“But the big lesson I took away from that experience was that, unless you’re willing to put yourself out there, and actually go after what you want, you’ll never, ever know what could have been possible.”

 

 

That was precisely the approach Jessica Angelevski – this year’s Davisville Campus valedictorian – took when it came to tackling her 12 months of study in the Graphic Design & Interactive Media program.

 

“Ever since orientation day at TFS, I knew I would take whatever it took to become valedictorian. I knew I wanted to put as much as I could into my time here and excel to my highest potential,” she recalled during her valedictory address to her fellow graduates.

 

“After all, I figured the work you put in shows in the work you put out, and my goal was to ensure my portfolio was strong enough to present to employers by the end of the year.”

 

Just a month after wrapping her studies at TFS, Angelevski did just that when she landed a full-time job as an in-house graphic designer at a medium-sized industrial company.

 

“It was such an exciting moment that I literally screamed once getting off the call after my last interview…It felt so nice that things came full circle from starting the program with the goal of being prepared for a job right out of school – and then having it happen.”

 

 

For Aiman Abdo Al-Shargabi, this year’s Toronto Film School Online valedictorian, filmmaking emerged as a passion at a time he needed it most. Living in civil war-torn Yemen and battling a deep depression at the time, he credits stories with keeping him alive.

 

“My only pleasure was fiction: I read novels and watched films and wrote short stories,” he recalled during his address from Cairo, Egypt, noting that it wasn’t long before he began attempting to bring his stories to life on film.

 

“The first time I was filming, and I saw my imagined story fleshing out before my very eyes…at this moment, I felt connected to the world again. I knew from my deep heart that this was the thing I wanted to spend my life doing.”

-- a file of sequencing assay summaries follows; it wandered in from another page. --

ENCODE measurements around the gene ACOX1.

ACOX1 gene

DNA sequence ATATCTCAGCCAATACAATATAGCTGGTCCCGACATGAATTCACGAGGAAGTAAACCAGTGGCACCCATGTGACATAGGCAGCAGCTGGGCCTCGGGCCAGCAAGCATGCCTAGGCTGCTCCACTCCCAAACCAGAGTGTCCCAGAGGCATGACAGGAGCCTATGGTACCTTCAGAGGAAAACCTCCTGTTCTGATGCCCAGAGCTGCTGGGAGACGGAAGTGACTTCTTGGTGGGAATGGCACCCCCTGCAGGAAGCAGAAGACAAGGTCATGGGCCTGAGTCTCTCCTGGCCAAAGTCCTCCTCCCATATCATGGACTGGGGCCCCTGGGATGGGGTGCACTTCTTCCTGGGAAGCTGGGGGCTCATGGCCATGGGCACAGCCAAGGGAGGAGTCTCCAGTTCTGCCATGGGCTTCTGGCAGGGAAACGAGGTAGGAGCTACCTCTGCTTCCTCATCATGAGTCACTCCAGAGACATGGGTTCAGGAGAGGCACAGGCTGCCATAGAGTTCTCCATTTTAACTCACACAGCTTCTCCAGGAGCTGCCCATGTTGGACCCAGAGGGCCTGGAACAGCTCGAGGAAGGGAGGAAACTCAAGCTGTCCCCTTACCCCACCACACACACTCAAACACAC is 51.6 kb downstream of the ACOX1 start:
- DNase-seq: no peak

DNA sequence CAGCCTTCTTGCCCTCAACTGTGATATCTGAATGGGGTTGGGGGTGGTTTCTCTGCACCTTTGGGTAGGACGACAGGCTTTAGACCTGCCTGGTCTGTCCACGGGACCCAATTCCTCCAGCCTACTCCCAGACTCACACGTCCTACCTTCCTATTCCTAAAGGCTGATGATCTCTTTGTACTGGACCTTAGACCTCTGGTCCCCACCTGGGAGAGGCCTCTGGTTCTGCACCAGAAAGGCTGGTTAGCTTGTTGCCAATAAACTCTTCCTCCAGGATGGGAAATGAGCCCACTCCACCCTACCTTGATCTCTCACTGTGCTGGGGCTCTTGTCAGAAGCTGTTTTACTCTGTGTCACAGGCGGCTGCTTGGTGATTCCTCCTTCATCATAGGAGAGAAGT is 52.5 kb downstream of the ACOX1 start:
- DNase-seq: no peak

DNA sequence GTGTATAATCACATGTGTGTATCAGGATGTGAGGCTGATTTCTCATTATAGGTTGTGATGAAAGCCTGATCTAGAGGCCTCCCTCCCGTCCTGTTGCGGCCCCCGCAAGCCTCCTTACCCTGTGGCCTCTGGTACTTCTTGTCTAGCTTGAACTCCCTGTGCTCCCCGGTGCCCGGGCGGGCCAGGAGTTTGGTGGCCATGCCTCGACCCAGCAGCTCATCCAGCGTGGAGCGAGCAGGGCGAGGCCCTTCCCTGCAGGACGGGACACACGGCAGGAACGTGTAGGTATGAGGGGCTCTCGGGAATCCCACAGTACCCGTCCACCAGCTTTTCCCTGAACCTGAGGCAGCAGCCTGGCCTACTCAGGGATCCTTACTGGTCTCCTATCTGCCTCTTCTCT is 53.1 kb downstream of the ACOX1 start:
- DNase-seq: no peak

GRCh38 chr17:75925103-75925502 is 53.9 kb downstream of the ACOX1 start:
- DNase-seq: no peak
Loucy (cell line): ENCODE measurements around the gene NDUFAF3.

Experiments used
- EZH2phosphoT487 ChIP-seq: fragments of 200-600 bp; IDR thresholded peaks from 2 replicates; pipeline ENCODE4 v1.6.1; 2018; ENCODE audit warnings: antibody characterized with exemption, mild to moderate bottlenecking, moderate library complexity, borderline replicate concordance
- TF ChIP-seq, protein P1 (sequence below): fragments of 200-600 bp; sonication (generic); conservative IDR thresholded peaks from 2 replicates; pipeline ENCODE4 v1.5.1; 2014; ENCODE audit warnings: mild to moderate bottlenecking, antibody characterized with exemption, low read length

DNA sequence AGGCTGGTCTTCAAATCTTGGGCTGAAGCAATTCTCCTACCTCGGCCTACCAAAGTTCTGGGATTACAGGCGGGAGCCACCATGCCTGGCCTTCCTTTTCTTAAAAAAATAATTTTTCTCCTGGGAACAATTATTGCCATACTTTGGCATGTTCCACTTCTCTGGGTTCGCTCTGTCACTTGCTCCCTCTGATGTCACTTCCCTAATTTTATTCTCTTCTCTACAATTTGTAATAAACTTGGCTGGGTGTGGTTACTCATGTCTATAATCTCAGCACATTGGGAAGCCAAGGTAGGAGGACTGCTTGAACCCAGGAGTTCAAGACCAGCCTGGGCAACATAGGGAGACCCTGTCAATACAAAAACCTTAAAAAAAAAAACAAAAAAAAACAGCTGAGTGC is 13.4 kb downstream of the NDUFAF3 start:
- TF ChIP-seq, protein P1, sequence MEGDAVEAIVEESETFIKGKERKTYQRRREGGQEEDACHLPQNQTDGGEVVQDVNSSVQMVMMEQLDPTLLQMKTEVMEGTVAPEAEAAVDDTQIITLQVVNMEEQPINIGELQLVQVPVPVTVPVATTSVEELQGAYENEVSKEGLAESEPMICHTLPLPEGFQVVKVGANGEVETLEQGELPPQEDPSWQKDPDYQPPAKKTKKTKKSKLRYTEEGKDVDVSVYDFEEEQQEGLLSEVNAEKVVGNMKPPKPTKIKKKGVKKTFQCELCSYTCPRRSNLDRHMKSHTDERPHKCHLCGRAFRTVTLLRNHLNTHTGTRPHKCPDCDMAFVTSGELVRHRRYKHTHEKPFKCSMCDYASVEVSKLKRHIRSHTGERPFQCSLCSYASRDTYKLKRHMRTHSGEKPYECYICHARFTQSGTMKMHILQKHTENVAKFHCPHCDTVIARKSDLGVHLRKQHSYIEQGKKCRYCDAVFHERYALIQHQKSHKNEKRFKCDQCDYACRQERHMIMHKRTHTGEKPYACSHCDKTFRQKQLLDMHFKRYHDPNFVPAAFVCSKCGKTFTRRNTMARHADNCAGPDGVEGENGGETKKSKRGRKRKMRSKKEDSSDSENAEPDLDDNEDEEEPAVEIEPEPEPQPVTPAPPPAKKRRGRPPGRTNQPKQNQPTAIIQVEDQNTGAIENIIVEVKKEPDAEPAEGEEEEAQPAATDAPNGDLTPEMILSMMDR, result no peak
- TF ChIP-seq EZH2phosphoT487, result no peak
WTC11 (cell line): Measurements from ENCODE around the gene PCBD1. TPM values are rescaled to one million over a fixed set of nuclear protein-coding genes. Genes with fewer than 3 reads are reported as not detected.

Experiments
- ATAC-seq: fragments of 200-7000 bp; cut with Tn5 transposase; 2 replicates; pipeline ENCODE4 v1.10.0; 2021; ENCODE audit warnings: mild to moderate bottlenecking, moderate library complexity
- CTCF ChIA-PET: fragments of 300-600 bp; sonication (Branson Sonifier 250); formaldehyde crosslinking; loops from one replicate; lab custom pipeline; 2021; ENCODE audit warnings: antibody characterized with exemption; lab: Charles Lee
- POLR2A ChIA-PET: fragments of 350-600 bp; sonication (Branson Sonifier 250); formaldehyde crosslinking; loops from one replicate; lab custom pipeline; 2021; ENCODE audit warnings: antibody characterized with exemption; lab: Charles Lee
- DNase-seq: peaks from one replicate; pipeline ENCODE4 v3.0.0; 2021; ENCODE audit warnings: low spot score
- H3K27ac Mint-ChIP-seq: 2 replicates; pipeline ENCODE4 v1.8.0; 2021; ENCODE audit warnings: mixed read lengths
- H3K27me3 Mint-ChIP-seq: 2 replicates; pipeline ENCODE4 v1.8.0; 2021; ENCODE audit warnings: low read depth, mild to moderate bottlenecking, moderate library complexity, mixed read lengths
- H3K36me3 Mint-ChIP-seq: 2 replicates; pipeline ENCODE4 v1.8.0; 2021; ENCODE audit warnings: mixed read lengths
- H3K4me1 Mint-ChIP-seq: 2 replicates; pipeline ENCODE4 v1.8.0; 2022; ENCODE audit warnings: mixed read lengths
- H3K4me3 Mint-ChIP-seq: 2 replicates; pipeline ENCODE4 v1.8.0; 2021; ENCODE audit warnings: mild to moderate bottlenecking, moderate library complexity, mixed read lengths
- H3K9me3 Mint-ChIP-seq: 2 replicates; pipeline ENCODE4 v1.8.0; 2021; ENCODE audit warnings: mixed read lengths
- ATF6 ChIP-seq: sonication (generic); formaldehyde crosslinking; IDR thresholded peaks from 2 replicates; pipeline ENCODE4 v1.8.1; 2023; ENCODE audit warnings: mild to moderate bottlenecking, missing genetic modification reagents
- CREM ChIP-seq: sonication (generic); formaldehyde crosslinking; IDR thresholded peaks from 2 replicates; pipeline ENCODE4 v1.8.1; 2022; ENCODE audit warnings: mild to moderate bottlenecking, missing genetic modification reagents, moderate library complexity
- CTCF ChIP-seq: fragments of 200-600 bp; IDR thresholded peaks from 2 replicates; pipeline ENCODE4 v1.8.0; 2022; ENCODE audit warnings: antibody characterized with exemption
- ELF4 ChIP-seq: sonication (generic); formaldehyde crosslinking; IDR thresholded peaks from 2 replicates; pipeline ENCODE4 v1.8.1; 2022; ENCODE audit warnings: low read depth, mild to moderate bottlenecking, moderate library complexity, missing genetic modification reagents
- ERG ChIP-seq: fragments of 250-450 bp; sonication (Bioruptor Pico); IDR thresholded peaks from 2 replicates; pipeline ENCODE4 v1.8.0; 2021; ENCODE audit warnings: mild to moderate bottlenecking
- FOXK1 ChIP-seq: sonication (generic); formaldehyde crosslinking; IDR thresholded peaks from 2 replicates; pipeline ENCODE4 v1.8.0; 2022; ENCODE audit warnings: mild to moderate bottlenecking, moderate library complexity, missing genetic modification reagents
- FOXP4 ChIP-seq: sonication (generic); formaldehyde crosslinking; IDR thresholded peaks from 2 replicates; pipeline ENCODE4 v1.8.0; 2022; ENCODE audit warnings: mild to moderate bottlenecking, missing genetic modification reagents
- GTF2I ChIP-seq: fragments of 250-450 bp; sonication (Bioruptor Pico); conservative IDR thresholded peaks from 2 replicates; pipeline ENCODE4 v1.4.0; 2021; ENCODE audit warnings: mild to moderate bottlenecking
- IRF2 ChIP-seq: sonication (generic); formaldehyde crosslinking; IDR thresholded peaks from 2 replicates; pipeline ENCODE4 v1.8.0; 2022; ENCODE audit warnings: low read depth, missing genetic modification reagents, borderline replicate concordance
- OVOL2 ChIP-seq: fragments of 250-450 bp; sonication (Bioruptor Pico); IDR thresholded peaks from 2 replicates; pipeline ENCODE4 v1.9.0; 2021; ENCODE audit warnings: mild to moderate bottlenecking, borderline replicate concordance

After fleeing to Egypt, Al-Shargabi began his self-studies in filmmaking, oftentimes translating English textbooks word by word, sentence by sentence. Still, his thirst for more knowledge only grew stronger. In Toronto Film School’s Online Video Production program, he finally found the mentorship he had been craving.

 

“My professors were thousands of miles away, but closer to me than anyone else,” he said, noting that he now works as a writer and director for a production company in Cairo and hopes to own his own business within the next year.

 

“I know this is just the start – and there is much more to do in the future, but I don’t care…When you find your passion, when pleasure is in the struggle and in the pain, success may be waiting down the road.

 

“Goals are not everything – it’s the path that matters.”

 

 

That sentiment was echoed by Dundas Campus valedictorian Sunmin Oh, who quoted Henry Miller during her address to Toronto Film School’s Class of 2021.

 

“One’s destination is never a place, but a new way of seeing things.’ If this teaches us anything, we’re continuously moving forward as resilient beings who are here to celebrate our evolution as artists, and most importantly, as humans,” said Oh, an Acting for Film, TV & the Theatre graduate who immigrated to Vancouver from Seoul, South Korea at age five.